The first one is to show how an unlimited access to the screens affects the state of mind of kids and teens.

The second one is to highlight how some adults are unable to prioritise ‘live’ interactions and tend to disappear into gadgets while being in a company of other people.

And the third one is to ask a question of how much time is wasted by indulging in a stream of questionable information which is constantly thrown at us via the internet and various gadgets.

This project had been brewing in my mind for a couple of years, and all that time I was collecting ideas and making sketches. Actively though, two separate events had proved to be a catalyst which pushed me to start putting everything together. One of them was a recent death in the family and the reaction of friends and relatives, immediately following this event, who sent their condolences mainly by using text messages and emojis instead of a more personal phone call and a real hug – so much more needed at the time.

And the second one was when I, my partner, and my young son, attended a birthday party. Specifically, it was what we had witnessed on arrival – that all the adults present at the party were verbally interacting with each other, whereas the kids were all ‘stationed’ in different corners of the room intently stuck to their blue screens.

How long did the preparation take? How did you find your subjects?

The shooting process itself went pretty straightforward, but the organisational part was a challenge as this is a personal project with (proverbially) no budget behind it. However, a lot of people had supported me by taking part in this project by either taking on a role of ‘actors’, or by allowing me to use certain locations, etc. That was a huge help and which I appreciate enormously!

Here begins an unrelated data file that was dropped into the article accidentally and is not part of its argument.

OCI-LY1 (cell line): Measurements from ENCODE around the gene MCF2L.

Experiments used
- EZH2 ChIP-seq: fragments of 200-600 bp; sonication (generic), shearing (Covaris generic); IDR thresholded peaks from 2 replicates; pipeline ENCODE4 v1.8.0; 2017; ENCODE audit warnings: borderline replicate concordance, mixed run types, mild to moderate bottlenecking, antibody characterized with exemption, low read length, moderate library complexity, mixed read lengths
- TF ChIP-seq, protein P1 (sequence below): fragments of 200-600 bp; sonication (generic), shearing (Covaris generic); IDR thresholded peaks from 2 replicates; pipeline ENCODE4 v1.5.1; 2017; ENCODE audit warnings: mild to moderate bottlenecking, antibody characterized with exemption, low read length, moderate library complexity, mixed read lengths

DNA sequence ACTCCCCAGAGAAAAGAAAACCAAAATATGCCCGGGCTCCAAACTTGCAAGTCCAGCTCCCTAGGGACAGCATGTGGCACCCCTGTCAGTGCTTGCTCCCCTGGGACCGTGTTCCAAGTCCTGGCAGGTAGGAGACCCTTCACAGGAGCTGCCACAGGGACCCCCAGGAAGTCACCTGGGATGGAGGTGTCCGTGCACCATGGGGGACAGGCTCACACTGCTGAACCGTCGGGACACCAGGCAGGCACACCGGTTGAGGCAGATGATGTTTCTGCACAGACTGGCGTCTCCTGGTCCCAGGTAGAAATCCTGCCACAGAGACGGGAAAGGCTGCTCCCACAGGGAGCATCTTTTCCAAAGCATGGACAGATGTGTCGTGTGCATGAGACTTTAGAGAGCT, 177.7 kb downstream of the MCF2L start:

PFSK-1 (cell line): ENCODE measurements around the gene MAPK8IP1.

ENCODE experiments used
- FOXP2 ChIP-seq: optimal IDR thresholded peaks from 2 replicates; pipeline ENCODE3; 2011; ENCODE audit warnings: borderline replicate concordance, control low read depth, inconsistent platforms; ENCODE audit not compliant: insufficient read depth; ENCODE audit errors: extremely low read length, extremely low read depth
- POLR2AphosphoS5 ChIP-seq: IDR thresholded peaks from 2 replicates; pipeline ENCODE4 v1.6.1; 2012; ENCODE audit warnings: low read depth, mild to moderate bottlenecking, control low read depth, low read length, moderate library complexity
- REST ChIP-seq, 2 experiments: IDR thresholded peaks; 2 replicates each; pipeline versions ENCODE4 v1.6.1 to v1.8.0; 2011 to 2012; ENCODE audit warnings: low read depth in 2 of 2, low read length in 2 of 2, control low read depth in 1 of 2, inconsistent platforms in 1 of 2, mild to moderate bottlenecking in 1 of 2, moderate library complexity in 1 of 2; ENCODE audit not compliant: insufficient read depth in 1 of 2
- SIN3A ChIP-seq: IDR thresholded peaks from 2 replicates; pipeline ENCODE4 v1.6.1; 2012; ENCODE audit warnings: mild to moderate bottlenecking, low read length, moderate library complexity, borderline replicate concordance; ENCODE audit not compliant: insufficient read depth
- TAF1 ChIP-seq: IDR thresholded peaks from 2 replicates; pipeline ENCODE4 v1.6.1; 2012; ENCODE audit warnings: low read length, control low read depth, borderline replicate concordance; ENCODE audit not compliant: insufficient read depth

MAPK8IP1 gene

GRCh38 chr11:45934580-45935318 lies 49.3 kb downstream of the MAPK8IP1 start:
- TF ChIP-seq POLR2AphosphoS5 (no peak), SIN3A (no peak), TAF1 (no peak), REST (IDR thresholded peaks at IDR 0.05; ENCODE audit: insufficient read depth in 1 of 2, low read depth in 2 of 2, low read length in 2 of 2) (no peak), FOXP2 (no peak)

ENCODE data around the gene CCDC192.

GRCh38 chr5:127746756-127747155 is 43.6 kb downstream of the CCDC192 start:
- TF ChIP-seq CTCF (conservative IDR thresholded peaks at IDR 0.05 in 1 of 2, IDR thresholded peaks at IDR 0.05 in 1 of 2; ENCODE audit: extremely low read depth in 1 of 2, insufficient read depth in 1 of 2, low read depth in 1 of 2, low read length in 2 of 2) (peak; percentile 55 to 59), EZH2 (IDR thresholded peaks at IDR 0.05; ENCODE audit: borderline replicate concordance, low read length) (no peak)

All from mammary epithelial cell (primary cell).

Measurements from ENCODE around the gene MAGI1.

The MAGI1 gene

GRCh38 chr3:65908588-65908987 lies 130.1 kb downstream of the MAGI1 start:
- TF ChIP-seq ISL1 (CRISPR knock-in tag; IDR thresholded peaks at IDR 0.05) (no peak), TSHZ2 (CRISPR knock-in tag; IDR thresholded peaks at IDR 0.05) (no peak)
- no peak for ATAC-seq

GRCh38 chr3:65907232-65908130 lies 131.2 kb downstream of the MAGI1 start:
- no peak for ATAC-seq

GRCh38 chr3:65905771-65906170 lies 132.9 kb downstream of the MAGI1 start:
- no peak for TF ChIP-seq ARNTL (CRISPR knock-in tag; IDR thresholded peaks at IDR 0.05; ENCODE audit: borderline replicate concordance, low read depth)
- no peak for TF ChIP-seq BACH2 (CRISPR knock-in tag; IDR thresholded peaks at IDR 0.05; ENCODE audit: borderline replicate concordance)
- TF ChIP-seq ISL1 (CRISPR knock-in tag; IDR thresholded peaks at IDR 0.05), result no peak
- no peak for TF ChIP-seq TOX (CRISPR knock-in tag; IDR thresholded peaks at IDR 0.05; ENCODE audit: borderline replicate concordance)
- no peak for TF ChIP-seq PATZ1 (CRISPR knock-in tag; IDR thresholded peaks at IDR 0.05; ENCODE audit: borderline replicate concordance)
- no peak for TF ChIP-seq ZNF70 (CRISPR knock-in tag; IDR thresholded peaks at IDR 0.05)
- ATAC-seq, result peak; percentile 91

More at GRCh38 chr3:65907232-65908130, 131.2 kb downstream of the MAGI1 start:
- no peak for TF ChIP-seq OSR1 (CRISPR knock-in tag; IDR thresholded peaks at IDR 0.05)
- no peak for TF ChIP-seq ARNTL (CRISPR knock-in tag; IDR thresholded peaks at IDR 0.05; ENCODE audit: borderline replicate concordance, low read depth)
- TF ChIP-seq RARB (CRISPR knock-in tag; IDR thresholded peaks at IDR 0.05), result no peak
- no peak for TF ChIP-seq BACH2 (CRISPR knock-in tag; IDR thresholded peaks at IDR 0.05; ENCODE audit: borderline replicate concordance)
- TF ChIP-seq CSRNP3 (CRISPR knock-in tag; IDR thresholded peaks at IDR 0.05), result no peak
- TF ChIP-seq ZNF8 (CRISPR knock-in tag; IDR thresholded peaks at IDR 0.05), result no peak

What do you feel is the most challenging thing about photographing this project?

The photography part was easy, but some people were of an opinion that with this project I have assumed some sort of a ‘naming and shaming’ mode and that I have tried to divide people into ‘bad’ people (those holding gadgets) and ‘good’ people (those without). Whereas, this is course the last thing I wanted to do, having spent a long time thinking of how to approach the subject without this kind of negative message. But in my opinion, there are indeed a lot of extreme cases of the gadgets’ overuse and they must be shown and hence discussed.

How important is Photoshop in your final images?

For the ‘Disconnecting Connection’ series it wasn’t that important. Yes, the semi-transparency effect is done in Photoshop, but with a careful planning of the shoot itself this task takes only a minute in Photoshop.

What do you do besides photography?

I’m designing and building studio lighting which I later use for my photography. It is a great way of spending long winter evenings – soldering hundreds of tiny resistors, emitters and wires.

What are your plans for the future?

Professionally, my goal is to finally break into a commercial advertising market and to be part of meaningful and original campaigns. Artistically, I’m striving to find a way of combining things such as story telling, social responsibility, politics and art in my photographs. And also of course, finding a way to sharing my art with as many viewers as possible.

Best of luck and thank you for the interview!


To see more of Al’s work visit his website at